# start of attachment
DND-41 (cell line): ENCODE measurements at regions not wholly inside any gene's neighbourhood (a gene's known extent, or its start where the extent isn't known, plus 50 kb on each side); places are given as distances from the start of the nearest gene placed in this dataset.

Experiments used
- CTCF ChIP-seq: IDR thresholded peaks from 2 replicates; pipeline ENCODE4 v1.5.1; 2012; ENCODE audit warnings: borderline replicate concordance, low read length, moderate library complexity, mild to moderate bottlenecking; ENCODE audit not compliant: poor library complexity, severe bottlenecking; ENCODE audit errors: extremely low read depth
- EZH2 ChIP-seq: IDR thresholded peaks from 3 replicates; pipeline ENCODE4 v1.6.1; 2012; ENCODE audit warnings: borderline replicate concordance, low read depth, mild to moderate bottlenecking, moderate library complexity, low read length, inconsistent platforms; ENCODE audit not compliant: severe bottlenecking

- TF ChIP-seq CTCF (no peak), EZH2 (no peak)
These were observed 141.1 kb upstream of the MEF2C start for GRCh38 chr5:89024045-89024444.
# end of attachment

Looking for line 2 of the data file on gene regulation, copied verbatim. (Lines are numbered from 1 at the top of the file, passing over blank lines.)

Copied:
Experiments used